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Editorials

  • So, these jobs ...

    We have begun a series of stories that will take us through to an upcoming jobs forum.

    There's been a lot of discussion of Chester County's status. We've been ranked third in unemployment in South Carolina for five months running. The four months before that, we were ranked second worst.

    The rate is dipping, but we can't seem to shake loose the bad ranking. The last time Chester County had a single-digit unemployment rate was one month ago. In May 2007, we had a 9.5 percent unemployment rate. And where did we rank then? Third.

  • On endorsements

    Before each election season, we try to remind you of our coverage policy and the policy on endorsements, ours and yours.

    We generally try to avoid covering the day-to-day, blow-by-blow of even our local campaigns, given our staff and space limitations.

    We generally try to talk government more than politics. Government, good or bad, affects people's lives.

  • Qualifications for office must be clear

    We think it's time for election law to be made absolutely, crystal clear to candidates. But it's never clear, so we end up in situations like we have in Great Falls. A deputy was the top vote-getter, but the law says he must give up his job as a deputy to serve on the council. It's an unfortunate situation for the candidate. He must choose how he wants to serve the public.

    This isn't the first time it's come up. It's not even the first time this election season. People tried to lay similar accusations against County Attorney Joanie Winters, who is running for State Senate.

  • Washington must choose

    We were actually working on a story on Thursday morning about something called "dual office holding" in reference to the Great Falls election before we heard that a protest of last week's election results had been filed. We've come across it enough times that last Tuesday we realized it would be an issue here.

    Two unsuccessful candidates in the Great Falls election filed a protest claiming that Darryl Washington, the top vote getter, is holding dual offices.

  • First instinct was right one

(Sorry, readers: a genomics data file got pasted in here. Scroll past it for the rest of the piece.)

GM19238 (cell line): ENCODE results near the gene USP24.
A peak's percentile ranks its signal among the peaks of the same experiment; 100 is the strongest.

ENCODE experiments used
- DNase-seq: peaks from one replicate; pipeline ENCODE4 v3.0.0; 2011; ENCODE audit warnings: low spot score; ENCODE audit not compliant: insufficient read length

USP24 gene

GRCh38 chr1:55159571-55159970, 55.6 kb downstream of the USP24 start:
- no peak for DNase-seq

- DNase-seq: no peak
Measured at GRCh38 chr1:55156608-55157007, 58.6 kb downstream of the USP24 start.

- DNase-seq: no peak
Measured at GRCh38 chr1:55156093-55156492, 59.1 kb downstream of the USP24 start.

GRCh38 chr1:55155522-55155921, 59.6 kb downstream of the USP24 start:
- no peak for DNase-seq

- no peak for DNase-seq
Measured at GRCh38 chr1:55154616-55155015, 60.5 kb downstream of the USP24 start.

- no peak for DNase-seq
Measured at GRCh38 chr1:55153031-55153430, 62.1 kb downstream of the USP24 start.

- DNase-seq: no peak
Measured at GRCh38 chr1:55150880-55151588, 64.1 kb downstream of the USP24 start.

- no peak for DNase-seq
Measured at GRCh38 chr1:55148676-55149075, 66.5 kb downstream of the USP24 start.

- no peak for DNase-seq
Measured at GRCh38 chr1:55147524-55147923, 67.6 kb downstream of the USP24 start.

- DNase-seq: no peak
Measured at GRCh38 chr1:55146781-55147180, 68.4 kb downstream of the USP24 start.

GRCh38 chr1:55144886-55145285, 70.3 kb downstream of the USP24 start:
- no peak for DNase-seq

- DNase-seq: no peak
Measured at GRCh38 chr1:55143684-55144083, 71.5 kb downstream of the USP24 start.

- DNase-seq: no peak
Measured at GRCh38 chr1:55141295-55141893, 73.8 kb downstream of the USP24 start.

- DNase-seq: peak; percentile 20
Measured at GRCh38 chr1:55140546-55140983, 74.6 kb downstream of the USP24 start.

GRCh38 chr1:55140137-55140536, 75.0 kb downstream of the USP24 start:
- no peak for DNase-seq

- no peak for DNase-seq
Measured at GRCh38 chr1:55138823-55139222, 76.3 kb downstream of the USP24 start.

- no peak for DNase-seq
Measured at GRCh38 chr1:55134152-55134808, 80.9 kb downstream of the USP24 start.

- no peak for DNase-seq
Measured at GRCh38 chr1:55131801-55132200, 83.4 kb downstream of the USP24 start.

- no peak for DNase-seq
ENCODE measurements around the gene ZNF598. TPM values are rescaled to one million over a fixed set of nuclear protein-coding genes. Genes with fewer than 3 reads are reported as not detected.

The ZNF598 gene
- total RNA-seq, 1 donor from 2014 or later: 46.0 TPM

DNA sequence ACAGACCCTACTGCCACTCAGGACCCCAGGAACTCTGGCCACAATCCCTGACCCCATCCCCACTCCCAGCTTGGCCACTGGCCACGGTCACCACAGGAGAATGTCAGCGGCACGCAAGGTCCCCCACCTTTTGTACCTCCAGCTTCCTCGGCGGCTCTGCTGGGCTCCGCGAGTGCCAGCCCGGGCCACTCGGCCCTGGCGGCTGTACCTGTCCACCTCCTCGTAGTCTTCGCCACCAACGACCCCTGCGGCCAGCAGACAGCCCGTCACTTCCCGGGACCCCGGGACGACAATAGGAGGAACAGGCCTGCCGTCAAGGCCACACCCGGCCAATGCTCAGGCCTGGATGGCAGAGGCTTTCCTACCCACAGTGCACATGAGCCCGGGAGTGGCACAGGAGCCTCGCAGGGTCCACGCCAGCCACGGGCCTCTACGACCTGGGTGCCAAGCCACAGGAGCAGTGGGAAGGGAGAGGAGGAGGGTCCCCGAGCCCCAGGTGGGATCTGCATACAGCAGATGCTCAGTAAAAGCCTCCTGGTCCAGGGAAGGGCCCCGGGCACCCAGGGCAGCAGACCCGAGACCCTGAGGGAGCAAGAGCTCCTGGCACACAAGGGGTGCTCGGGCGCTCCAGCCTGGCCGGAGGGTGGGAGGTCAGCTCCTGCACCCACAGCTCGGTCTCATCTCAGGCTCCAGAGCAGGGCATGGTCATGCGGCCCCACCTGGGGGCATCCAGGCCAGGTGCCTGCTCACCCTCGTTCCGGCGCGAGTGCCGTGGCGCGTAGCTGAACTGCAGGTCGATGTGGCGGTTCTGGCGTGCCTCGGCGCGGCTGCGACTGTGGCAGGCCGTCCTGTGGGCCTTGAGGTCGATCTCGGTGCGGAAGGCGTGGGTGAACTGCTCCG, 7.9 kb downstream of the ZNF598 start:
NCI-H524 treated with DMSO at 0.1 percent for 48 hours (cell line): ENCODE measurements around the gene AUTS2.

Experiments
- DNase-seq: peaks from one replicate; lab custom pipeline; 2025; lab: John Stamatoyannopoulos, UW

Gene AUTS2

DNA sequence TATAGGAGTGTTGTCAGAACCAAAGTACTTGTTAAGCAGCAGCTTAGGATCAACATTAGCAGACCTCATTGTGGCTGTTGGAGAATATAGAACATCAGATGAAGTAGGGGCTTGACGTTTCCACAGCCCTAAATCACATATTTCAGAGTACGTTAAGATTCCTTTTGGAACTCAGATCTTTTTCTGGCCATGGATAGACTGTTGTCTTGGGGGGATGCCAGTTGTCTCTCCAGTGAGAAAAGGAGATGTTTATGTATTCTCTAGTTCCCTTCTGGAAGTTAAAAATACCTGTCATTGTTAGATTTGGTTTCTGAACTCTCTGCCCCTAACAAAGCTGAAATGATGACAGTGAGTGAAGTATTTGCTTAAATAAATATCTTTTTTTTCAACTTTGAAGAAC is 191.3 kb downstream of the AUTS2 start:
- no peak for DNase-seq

We have in the past praised Fort Lawn Town Council for doing an excellent job presenting public information to to the public.

    If you attend a meeting, waiting for you is an agenda, a financial report and minutes of the meeting immediately prior to the one you are attending.

    It's something all governmental bodies should take as an example.

    Freedom of Information is as much a habit and a state of mind as anything else. Doing it right can be learned, but it can take time.

    Last week, we saw a great example of this, again at a Fort Lawn Town Council meeting.

  • On senate race

    We're a little surprised to see all the interest in the S.C. Senate District 17 seat.

    State Sen. Linda Short announced last year she would not run for the office she has held since 1993. When she announced her retirement, which she said was to spend more time with her grandchildren, we wondered who would run for the seat.

  • Frank discussion of race needed

    We never heard a thing about a Chicago minister named Jeremiah Wright until some inflammatory comments he made were spread over the Internet.

    The comments were ugly. The fact that they are still being aired, profusely, is also ugly. Such comments, we think, are regrettably made all the time. These made headlines not for their content but because Wright was for 20 years Barack Obama's pastor.

    The hatred Wright expressed for America is abhorrent and sickening. Yet, as a letter writer today shows, it is possible to understand where it comes from.

  • Need a job? You have some options

    We're right up there, holding tight. Chester County, ranks high in that nasty category.

    We remain ranked in third place in unemployment, as we have since the end of last year. Our unemployment rate is in double digits. The latest available numbers say 12 percent of the county's workforce has no job.

  • Seniors need meals

    We believe that running a government ought to be about setting priorities. Sometimes people in government talk that talk, but do not walk the walk.

    There is a bit of a dustup in South Carolina now, what with senior citizens sending paper plates to the Governor's Office with notes written on them to highlight the need for money for a program which it pays for senior citizens to get hot meals. Some of the meals are distributed for seniors to eat at senior centers. Some meals are delivered.

  • Isn't there a plan?

    We are dismayed at a recent, unusual rezoning request. County Council has voted to overturn the Planning Commission. Unusual, but not unheard of.

    The issues at stake remind us of the fuss over Tiger World, where someone needed zoning changes to bring a few jobs and create an attraction that might bring tourists.

    It would have substantially changed the nature of the community where it wanted to be. County Council actually created ordinances to regulate and ban dangerous animals as a result. The county's Zoning Board of Appeals also rejected a change, standing up for locals.